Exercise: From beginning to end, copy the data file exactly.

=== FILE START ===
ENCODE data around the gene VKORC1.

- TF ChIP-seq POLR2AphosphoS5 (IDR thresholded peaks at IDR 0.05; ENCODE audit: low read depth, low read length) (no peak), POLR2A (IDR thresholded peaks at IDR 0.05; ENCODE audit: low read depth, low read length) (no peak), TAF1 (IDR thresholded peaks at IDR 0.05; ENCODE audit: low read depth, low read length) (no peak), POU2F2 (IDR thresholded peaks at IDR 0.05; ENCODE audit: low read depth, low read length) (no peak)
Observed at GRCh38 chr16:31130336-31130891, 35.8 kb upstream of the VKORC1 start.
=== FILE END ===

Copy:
ENCODE data around the gene VKORC1.

- TF ChIP-seq POLR2AphosphoS5 (IDR thresholded peaks at IDR 0.05; ENCODE audit: low read depth, low read length) (no peak), POLR2A (IDR thresholded peaks at IDR 0.05; ENCODE audit: low read depth, low read length) (no peak), TAF1 (IDR thresholded peaks at IDR 0.05; ENCODE audit: low read depth, low read length) (no peak), POU2F2 (IDR thresholded peaks at IDR 0.05; ENCODE audit: low read depth, low read length) (no peak)
Observed at GRCh38 chr16:31130336-31130891, 35.8 kb upstream of the VKORC1 start.